Tyson Adams

Putting the 'ill' back in thriller

Archive for the tag “Humour”

Book review: Back Story by David Mitchell

Back StoryBack Story by David Mitchell
My rating: 5 of 5 stars

There’s no book quite like the autobiography, since they are usually biographies with some poor ghost writer having to make an illiterate celebrity (sportsperson) sound interesting. Odd that I’d decide to read an actual autobiography.

Just so we’re clear, this is a book by David Mitchell the comedian, not David Mitchell the award winning author. David Mitchell is a particularly funny comedian from the UK, one part of the Mitchell and Webb team, and Back Story is his tale of growing up and “getting on the tele”. Listening to the audiobook had the added benefit of David telling his story and giving his various rants and jokes the life they deserved.

That’s right, this book is funny from start to finish. Many comedic efforts fail to do this, either trying to squeeze too much out of a one joke premise, failing to be consistent, or having the jokes become tired – more of the same – somewhere in the middle of the book. Ostensibly told as David walks to work one morning, and recounting his life thus far, he manages to pack in a lot of commentary about schooling, university drama societies (Footlights), and the oddities of making shows for TV. And in true David Mitchell style there are plenty of witty insights, comedic rants, and down the barrel jokes to tell the tales.

I generally think that celebrity biographies are symptomatic of what is wrong with publishing and book stores. Someone has gone to a lot of effort to convince the reading public that these celebrities actually wrote the book (because they have heaps of spare time, and are well known for their writing prowess) and that they have something interesting to tell you that the tabloids haven’t already used as filler around those telephoto swimsuit shots. They’ve even managed to convince people that this is what you buy people as gifts, especially Xmas gifts for your dad. I don’t know if this was a big campaign or just one of those things that happened, but it would be great if people could stop pretending that sports people are interesting, are literate, and are actually writing a tell-all-book.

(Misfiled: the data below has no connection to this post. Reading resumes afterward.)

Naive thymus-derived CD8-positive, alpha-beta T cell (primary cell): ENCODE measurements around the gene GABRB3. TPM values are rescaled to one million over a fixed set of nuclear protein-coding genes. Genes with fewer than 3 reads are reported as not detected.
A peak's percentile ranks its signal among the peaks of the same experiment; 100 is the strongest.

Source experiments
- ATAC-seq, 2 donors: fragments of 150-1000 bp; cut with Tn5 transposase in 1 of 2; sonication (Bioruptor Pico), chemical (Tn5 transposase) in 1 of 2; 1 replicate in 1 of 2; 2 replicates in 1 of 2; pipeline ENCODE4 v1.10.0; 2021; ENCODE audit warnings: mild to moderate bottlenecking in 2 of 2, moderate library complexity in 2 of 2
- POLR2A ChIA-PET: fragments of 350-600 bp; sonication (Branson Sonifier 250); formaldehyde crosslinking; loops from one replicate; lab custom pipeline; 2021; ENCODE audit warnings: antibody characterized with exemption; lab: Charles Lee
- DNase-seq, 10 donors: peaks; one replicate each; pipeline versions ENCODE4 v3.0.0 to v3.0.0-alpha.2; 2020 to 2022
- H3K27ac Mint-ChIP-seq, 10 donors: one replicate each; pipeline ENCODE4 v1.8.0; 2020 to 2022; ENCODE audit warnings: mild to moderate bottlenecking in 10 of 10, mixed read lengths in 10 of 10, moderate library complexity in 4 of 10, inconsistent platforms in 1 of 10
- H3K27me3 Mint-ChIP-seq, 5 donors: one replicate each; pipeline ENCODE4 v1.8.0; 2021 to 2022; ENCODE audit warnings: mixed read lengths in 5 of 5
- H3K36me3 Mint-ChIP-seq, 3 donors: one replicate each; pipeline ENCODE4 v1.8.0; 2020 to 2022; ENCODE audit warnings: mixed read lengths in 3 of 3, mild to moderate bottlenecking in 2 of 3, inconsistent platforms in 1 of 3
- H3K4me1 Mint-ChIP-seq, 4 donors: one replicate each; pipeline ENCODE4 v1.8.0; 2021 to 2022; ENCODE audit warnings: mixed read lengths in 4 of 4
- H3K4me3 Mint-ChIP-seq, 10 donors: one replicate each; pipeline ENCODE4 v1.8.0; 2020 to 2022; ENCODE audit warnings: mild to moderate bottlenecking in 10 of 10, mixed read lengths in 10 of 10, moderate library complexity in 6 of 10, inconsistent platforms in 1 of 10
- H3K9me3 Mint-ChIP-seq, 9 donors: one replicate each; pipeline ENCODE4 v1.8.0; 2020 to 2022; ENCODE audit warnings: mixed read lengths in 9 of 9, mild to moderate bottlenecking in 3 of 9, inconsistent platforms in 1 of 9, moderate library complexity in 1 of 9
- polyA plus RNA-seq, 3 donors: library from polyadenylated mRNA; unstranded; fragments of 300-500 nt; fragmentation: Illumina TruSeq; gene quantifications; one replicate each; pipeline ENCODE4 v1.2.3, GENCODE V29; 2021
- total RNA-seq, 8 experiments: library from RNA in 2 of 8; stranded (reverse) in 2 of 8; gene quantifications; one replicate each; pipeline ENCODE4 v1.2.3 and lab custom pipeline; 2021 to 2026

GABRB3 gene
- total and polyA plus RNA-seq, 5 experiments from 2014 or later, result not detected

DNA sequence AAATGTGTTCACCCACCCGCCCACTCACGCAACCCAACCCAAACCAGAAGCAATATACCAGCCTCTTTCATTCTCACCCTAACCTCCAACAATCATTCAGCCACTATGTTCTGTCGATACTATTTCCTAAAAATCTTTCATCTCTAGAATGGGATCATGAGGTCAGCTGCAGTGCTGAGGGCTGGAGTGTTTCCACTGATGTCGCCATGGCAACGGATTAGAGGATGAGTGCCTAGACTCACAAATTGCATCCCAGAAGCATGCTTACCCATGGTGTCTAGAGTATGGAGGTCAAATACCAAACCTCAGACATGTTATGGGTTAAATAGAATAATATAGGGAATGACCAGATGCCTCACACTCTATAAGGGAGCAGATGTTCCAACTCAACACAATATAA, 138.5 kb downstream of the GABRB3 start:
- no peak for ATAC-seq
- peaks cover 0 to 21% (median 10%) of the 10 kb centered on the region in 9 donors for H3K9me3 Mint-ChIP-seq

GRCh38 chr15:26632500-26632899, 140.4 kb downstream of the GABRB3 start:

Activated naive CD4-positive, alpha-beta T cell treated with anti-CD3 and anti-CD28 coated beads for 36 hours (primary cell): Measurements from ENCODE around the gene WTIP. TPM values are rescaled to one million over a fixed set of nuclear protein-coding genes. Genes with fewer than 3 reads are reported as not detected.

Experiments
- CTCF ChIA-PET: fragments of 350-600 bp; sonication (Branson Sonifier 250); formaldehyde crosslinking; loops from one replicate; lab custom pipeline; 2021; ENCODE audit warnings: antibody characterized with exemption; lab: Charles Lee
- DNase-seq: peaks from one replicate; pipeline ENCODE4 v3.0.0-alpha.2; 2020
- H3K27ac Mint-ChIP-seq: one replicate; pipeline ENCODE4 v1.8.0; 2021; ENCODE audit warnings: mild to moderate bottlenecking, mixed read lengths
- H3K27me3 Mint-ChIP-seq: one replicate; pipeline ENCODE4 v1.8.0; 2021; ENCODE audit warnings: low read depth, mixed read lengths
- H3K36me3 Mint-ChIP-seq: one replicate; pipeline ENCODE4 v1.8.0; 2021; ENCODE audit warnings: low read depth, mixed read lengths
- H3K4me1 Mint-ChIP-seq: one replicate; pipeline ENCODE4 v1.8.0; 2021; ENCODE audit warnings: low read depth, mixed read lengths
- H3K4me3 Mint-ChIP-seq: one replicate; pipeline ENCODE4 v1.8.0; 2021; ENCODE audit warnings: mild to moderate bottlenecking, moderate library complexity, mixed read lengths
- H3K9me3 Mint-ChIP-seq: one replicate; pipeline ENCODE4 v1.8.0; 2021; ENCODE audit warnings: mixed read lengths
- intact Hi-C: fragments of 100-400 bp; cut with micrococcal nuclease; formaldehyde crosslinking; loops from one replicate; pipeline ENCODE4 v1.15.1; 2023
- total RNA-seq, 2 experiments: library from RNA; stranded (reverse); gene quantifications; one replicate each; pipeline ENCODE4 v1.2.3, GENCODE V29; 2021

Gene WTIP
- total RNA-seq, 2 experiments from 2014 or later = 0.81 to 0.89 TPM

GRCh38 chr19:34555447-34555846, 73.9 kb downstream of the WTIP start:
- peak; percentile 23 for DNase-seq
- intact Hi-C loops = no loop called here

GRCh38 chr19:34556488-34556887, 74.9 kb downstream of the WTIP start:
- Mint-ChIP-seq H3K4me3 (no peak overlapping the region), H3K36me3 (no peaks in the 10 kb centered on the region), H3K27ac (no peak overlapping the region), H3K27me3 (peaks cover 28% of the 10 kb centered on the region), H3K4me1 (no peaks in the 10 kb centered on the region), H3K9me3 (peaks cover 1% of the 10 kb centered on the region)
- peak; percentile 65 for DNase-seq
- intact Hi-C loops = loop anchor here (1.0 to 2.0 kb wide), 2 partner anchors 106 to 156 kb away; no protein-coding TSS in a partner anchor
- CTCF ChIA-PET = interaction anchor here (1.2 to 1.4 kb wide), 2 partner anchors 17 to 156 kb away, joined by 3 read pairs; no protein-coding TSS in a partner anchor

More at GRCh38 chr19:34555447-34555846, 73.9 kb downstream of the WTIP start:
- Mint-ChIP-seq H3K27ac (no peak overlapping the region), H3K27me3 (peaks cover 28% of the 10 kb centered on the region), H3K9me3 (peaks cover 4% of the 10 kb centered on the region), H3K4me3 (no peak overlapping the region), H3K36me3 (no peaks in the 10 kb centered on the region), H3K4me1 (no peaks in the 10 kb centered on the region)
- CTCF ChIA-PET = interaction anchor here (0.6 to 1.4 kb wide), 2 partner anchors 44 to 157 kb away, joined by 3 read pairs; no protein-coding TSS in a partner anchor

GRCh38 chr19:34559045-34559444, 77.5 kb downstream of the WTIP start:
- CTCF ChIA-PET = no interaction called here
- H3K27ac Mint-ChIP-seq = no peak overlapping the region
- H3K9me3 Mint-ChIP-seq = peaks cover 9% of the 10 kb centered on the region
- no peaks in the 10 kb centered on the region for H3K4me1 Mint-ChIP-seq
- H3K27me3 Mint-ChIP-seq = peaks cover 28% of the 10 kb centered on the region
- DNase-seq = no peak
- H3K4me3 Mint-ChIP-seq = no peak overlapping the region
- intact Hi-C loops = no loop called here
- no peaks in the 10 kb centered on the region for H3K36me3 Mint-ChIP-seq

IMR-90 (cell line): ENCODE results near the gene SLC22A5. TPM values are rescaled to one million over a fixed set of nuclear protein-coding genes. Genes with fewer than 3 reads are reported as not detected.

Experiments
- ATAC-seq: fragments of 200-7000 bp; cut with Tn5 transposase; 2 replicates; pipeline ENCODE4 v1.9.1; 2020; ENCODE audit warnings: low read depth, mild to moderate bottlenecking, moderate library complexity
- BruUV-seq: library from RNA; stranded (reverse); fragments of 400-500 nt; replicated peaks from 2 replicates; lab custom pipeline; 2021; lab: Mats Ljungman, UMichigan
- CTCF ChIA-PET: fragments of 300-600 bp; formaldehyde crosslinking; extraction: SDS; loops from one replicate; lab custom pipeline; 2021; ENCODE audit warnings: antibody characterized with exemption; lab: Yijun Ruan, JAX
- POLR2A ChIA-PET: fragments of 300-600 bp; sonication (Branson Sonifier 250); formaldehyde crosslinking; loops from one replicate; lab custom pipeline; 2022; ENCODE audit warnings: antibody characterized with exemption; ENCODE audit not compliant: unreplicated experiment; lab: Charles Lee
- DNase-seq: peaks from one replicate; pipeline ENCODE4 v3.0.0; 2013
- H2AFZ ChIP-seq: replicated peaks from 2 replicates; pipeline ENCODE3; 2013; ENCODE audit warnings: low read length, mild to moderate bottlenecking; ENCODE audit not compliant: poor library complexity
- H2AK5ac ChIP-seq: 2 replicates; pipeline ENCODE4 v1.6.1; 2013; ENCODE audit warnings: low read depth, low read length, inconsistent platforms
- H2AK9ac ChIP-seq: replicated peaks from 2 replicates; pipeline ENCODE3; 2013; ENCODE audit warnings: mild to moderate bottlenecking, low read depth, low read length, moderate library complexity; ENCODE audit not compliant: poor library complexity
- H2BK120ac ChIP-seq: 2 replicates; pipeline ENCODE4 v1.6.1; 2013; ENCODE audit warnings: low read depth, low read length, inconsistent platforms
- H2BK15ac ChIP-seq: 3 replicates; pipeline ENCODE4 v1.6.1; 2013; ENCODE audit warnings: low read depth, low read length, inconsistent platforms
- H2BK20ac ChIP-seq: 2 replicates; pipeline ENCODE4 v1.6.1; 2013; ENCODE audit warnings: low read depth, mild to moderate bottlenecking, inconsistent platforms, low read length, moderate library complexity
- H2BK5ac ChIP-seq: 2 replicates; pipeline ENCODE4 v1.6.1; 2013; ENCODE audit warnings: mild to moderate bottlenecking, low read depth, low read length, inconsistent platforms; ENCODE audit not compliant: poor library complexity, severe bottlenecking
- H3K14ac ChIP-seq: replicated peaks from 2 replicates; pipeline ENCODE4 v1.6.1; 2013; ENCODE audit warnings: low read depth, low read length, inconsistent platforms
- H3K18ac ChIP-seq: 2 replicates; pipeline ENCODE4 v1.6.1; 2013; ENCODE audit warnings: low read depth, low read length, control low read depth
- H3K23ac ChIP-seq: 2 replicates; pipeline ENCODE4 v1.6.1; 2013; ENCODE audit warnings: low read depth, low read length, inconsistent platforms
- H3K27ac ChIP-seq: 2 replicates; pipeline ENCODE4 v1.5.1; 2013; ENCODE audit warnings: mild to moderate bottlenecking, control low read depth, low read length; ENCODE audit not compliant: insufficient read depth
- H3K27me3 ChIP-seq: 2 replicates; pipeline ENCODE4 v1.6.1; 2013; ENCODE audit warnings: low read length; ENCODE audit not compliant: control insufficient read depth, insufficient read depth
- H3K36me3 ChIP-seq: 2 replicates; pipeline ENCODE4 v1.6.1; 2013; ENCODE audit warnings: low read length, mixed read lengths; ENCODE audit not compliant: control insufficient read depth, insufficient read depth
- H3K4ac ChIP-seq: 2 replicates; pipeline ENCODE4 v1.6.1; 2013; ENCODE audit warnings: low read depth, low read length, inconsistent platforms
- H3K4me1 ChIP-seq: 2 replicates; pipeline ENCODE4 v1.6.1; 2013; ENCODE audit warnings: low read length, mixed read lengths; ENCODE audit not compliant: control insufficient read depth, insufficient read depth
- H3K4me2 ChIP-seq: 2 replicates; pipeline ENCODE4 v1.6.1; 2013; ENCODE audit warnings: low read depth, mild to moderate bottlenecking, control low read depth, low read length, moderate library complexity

It is probably because David Mitchell is clearly the writer of this book, that the humour and the story told are entertaining yet honest, that I’ve enjoyed this autobiography. Too often in the past I’ve been disappointed with biographies and comedy books, so this was not just a good read, it was refreshingly good.

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Surviving animal attacks

Being an Aussie people kindly send me advice on how to not be killed by animals. Yes, we do have some decidedly deadly animals in Australia, some of the deadliest are not what you would think. But as much as I appreciate the advice, I think it is time that an Aussie set the record straight on how to deal with deadly animals. Let’s start with the most recent piece of advice I received.
How to survive various animal attacks
Clearly this meme was written by someone from North America, what with the unexotic list of animals (although the meme comes from a UK site). I mean, I know that bears and wolves are scary to some people who have never been to Australia, but we have to remember that the bar is raised when talking to Aussies.

Bears:
You can’t roll toward a bear in Australia as they live in trees and attack from above. The best rule is to use the one borrowed from chemistry, and that is to have a sacrificial (anode) friend with you. This friend should preferably smell delicious; possibly have them carry bacon in their pockets. If someone suggests you carry some bacon then you know exactly how much to spend on presents at Xmas time.

Sharks:
The true nemesis of sharks is dry land, of which we have plenty in Australia. But obviously being so dry we like to crowd down to the coast and chance our hands at being shark food. There are many strategies you can employ on sharks, swimming between the flags being the most popular, as everyone knows flags terrify sharks. Another strategy is having American friends, because sharks love the deep fried marinade of their flesh. In a pinch, there are also plenty of Aussies who could be mistaken for Americans, so just swim with one of them.

Wolves:
These aren’t particularly common in Australia. Instead we have the Dingo. These are actually pretty safe to be around as long as you are over the age of two. Unless we’re talking about Hugh Jackman, in which case just play a samba beat.

Jackman dancing

Geese:
When you are attacked by a goose you just have to accept that you’re going to get bitten. Repeatedly. Geese aren’t apex predators without good reason, but they prefer to eat their prey live and running. As long as you can stay mobile and find a fortified position, such as a bank vault or a KFC, you should survive. Remember to clean and dress your gaping wounds, sepsis is a common cause of death. If there is more than one goose you’re done for, just try to throw your final letter clear of the carnage.*

Wasps: